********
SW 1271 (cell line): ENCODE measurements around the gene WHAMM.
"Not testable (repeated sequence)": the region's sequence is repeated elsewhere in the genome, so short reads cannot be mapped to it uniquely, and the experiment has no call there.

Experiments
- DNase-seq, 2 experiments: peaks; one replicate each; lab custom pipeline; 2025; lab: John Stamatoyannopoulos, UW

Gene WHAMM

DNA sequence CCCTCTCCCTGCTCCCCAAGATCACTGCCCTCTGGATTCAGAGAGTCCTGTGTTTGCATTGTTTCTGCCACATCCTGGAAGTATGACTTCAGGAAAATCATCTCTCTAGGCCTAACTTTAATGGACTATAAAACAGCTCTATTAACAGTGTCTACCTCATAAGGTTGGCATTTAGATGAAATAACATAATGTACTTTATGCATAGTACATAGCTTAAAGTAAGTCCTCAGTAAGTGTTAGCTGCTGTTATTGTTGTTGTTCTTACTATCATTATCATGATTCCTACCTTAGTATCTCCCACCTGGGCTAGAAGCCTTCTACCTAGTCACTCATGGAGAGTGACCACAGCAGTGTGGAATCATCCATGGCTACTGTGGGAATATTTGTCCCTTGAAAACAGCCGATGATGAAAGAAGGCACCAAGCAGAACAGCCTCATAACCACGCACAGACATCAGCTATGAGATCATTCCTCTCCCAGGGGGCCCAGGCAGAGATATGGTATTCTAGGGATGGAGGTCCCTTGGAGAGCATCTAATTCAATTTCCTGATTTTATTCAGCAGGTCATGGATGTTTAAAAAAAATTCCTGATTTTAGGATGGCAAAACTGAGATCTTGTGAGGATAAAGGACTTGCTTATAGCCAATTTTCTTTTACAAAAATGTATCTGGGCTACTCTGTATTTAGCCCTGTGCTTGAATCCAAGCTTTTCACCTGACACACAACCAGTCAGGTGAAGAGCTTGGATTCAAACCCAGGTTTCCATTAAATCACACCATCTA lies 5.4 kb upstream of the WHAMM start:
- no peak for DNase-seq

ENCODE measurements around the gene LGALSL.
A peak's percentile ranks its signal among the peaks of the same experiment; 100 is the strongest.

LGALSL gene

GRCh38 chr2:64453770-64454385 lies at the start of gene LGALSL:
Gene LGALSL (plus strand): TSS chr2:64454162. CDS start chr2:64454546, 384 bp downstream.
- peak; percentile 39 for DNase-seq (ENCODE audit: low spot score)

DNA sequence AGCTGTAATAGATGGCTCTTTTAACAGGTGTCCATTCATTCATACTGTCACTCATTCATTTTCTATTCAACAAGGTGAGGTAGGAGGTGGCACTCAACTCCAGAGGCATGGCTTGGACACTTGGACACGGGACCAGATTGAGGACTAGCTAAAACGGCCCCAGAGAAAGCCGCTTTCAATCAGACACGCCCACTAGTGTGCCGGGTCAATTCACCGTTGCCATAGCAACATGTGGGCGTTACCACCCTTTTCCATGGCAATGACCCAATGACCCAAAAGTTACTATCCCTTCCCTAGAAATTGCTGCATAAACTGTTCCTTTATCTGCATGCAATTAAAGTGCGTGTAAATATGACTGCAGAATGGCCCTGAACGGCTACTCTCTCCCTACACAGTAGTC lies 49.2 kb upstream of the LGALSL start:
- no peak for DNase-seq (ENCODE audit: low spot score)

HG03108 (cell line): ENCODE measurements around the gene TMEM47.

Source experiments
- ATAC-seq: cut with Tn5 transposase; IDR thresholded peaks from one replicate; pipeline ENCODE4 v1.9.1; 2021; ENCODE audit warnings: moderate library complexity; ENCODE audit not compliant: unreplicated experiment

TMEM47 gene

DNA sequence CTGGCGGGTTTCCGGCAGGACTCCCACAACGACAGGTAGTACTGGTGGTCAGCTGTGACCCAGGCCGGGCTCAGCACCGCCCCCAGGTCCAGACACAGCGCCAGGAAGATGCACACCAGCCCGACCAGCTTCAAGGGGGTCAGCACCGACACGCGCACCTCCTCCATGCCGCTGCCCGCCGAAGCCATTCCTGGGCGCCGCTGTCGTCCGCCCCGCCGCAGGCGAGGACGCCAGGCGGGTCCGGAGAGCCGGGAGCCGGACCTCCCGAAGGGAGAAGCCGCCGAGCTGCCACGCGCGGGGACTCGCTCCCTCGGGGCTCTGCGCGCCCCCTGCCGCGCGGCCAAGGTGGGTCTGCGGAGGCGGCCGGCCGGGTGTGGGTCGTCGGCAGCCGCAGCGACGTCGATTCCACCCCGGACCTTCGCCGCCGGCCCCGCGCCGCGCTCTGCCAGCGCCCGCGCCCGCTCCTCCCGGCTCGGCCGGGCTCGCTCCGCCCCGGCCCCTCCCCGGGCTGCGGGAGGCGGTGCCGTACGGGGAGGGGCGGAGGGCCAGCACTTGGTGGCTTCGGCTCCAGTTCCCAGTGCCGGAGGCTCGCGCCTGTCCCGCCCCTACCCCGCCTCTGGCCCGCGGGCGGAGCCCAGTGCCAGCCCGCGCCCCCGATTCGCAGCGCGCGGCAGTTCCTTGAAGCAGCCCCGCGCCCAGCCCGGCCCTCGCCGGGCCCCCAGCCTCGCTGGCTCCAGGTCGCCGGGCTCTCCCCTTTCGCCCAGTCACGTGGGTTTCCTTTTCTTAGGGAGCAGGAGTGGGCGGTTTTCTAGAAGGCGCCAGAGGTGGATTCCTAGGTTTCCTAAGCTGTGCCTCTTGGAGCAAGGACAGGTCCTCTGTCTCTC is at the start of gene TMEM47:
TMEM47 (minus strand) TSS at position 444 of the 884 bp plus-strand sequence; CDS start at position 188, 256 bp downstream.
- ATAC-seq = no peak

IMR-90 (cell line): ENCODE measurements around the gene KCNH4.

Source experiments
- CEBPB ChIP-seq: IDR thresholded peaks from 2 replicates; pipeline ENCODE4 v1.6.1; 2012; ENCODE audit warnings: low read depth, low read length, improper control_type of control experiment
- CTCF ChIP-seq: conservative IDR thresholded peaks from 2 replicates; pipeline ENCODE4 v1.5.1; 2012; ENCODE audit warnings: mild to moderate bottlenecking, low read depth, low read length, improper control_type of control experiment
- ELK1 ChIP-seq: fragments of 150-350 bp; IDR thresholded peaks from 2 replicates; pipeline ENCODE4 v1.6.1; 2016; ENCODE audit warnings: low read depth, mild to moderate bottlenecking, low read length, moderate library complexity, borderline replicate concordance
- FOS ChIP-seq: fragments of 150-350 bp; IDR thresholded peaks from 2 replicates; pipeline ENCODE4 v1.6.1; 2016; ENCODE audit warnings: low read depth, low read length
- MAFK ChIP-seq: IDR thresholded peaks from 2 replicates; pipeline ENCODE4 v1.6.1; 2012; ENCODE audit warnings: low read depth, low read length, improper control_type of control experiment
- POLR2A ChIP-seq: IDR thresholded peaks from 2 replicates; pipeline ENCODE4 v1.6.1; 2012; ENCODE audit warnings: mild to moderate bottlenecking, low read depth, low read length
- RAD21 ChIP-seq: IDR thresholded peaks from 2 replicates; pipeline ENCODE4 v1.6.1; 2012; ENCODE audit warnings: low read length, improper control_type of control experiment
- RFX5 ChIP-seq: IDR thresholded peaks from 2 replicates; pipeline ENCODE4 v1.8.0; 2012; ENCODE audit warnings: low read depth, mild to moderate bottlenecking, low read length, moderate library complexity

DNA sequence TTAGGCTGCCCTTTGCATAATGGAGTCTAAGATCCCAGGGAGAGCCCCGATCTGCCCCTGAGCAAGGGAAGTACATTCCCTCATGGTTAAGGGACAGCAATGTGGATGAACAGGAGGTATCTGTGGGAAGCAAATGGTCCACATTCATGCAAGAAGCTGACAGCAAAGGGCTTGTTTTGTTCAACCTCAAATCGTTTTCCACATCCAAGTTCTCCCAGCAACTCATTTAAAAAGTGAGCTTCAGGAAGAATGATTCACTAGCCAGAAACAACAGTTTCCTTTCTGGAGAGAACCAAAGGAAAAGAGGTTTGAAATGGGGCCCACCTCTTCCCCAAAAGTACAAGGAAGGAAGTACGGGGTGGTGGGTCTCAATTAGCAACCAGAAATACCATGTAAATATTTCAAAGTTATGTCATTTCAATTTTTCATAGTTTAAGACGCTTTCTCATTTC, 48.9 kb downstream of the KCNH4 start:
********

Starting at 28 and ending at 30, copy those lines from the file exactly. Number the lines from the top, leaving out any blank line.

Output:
- FOS ChIP-seq: fragments of 150-350 bp; IDR thresholded peaks from 2 replicates; pipeline ENCODE4 v1.6.1; 2016; ENCODE audit warnings: low read depth, low read length
- MAFK ChIP-seq: IDR thresholded peaks from 2 replicates; pipeline ENCODE4 v1.6.1; 2012; ENCODE audit warnings: low read depth, low read length, improper control_type of control experiment
- POLR2A ChIP-seq: IDR thresholded peaks from 2 replicates; pipeline ENCODE4 v1.6.1; 2012; ENCODE audit warnings: mild to moderate bottlenecking, low read depth, low read length